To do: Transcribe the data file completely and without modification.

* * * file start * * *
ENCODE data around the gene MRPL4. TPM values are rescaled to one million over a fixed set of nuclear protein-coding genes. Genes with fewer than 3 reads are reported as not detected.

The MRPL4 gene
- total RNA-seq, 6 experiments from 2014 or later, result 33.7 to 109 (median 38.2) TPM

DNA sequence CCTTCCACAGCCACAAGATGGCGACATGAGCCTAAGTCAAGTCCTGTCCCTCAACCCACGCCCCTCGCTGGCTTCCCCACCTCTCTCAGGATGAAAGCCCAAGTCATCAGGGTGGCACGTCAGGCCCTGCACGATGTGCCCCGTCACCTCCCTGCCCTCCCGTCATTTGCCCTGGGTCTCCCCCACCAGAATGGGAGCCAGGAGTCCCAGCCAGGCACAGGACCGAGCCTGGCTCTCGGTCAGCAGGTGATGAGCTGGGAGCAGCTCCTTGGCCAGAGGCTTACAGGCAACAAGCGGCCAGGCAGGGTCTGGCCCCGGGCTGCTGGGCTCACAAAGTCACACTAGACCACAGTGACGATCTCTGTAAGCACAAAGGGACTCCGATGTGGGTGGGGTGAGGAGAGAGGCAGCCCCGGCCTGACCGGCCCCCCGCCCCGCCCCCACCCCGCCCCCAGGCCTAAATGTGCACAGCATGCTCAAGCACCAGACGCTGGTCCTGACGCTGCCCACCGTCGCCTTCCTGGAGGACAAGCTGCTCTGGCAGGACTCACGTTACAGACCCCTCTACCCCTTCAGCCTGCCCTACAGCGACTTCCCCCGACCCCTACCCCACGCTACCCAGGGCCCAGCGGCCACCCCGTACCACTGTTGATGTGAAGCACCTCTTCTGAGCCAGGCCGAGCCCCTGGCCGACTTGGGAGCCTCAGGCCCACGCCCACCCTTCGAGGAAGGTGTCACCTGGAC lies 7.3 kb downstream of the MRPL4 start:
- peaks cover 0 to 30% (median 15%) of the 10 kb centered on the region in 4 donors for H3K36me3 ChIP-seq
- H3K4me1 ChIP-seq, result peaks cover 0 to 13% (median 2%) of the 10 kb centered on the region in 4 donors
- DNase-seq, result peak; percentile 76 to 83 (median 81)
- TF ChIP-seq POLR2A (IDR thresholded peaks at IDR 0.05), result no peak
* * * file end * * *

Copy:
ENCODE data around the gene MRPL4. TPM values are rescaled to one million over a fixed set of nuclear protein-coding genes. Genes with fewer than 3 reads are reported as not detected.

The MRPL4 gene
- total RNA-seq, 6 experiments from 2014 or later, result 33.7 to 109 (median 38.2) TPM

DNA sequence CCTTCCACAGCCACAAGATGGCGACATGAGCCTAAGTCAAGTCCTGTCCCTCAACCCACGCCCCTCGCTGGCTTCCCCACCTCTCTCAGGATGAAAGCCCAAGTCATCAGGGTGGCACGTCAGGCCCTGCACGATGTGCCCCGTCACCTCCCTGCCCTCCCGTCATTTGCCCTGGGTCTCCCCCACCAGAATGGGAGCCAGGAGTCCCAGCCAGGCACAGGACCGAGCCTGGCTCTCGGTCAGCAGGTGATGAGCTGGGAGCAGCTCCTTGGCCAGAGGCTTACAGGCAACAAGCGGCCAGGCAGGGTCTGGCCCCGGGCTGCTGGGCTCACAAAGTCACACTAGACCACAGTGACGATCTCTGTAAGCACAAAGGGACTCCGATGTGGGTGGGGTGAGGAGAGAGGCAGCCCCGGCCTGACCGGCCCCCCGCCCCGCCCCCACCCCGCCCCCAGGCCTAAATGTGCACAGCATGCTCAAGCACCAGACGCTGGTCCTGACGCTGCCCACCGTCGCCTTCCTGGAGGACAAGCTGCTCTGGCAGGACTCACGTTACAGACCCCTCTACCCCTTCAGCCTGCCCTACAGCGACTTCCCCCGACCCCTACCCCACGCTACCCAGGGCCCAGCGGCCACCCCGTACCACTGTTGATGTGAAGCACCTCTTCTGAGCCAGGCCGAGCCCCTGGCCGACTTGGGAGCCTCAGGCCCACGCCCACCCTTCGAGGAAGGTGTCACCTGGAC lies 7.3 kb downstream of the MRPL4 start:
- peaks cover 0 to 30% (median 15%) of the 10 kb centered on the region in 4 donors for H3K36me3 ChIP-seq
- H3K4me1 ChIP-seq, result peaks cover 0 to 13% (median 2%) of the 10 kb centered on the region in 4 donors
- DNase-seq, result peak; percentile 76 to 83 (median 81)
- TF ChIP-seq POLR2A (IDR thresholded peaks at IDR 0.05), result no peak